Consumers going deeper into debt
It marks a shift from post-recession borrowing
Wednesday, October 16, 2013
Happy days are here again, or so it would appear.
Since 2008 consumers have been paying down their debt and not taking out so much new debt, in part because banks weren't lending. But there appears to have been an abrupt shift. Consumer debt is on the rise again, and so in fact is corporate borrowing.
Of course, not all debt is bad. If it's manageable it allows the consumer to increase purchasing power. Those purchases can stimulate the economy.
In its latest report on consumer credit, the Federal Reserve notes consumer debt increased at an annual rate of 5.5% in August. Revolving credit – things like credit cards – decreased at an annual rate of 1.25% while non-revolving credit – things like car loans -- increased at an annual rate of 8.0%.
Student loan debt up 61%
The Fed's numbers show consumer credit surpassed the $3 trillion level in the second quarter of the year and has yet to show signs of slowing down. It has risen 22% since 2010. But in addition to buying new cars, Americans continue to go into debt to attend college. In the last three years student loan debt is up 61%.
Credit card debt is among the most expensive there is, with the average rate north of 14%. But since the financial crisis of 2008 revolving debt, which includes credit cards, has been steadily going down.
For example, in 2008 revolving credit debt totaled just over $1 trillion. By the end of 2012 it had fallen to $845 billion.
Non-revolving debt has been increasing in the last five years. It stood at $1.6 trillion in 2008 and by August was running at an annual rate of $2.1 trillion.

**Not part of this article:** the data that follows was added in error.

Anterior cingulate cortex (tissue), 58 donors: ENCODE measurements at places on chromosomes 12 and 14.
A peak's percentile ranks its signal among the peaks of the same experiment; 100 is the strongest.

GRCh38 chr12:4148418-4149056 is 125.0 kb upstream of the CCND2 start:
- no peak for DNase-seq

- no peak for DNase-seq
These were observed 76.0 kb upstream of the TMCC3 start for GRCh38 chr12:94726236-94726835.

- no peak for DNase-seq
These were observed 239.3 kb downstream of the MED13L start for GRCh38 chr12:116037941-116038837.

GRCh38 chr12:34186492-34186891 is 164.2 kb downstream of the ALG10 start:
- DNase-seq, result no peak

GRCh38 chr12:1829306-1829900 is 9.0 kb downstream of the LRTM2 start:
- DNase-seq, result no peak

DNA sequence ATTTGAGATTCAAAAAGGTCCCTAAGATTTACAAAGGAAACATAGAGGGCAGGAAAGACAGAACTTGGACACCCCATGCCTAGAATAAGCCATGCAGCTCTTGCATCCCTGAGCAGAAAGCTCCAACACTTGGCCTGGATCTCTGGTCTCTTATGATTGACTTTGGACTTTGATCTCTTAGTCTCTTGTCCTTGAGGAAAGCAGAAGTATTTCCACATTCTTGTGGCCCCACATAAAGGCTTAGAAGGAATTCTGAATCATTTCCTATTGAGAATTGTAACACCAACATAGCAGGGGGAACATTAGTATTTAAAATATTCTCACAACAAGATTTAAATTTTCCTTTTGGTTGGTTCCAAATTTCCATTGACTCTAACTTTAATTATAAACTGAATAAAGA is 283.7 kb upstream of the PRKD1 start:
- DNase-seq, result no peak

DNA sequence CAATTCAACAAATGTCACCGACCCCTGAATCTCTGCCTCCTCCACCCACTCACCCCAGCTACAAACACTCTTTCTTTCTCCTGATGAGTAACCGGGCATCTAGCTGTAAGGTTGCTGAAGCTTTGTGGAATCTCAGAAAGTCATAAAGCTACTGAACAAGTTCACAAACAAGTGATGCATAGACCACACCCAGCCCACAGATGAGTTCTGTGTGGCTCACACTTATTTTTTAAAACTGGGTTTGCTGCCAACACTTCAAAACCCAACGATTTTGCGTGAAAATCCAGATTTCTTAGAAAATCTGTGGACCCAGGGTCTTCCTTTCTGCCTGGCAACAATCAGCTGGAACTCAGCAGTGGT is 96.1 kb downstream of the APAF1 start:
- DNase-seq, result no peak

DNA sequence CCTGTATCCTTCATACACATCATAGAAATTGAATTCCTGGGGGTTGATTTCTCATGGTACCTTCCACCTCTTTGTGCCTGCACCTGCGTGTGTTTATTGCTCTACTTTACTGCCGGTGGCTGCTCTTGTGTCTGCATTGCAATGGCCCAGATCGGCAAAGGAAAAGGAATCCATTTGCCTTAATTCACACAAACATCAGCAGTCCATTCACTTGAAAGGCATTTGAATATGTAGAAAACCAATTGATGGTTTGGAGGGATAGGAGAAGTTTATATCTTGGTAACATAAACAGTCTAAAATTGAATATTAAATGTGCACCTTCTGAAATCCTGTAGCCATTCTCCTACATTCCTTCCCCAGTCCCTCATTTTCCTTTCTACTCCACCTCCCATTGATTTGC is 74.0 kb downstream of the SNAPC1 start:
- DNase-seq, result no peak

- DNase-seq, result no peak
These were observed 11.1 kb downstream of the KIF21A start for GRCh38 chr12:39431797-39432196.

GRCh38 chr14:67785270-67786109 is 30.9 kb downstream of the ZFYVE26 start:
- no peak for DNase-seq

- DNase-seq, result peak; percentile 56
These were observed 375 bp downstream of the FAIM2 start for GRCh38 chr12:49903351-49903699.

Expanded purchasing power
Both businesses and consumers use credit to purchase things that they otherwise would not be able to buy. A house is a good example. Very few consumers can come up with $200,000 to purchase a house so they take out a mortgage for $160,000 to $180,000.
On one hand the availability of credit has an inflationary impact. If no one could borrow money to buy a house then houses would have to cost $10,000 to $20,000 or no one could afford them. But if houses were that cheap then builders could only pay their laborers pennies per hour and could only pay pennies for materials. So the lack of credit can have a deflationary impact.
That's what economic policymakers feared after the 2008 financial crisis when there was little credit available at any price. The fact that both consumers and businesses are able to borrow again – and are doing so – is going to be greeted as good news, as long as the credit is manageable.
Worries about college loan debt
Currently, the biggest worry about unmanageable credit is in college loans. That total has now surpassed the $1 trillion mark, according to the Consumer Financial Protection Bureau, which has voiced concern about how students will be able to repay their debt.
The agency is not alone. The Institute for College Access and Success estimates the average student will graduate with a loan balance of $26,000. Ten percent are expected to run up more than $40,000 in loans.
Some economists worry student loan debt is a giant iceberg, waiting to sink not just students but the U.S. economy. True, the debt makes it hard for young people starting a career to buy cars, homes and other things that can help stimulate the economy.
But there is also a bigger worry. Since much of the student loan balance is guaranteed by the U.S. government, it's the U.S. taxpayer that takes the hit if these consumers default.
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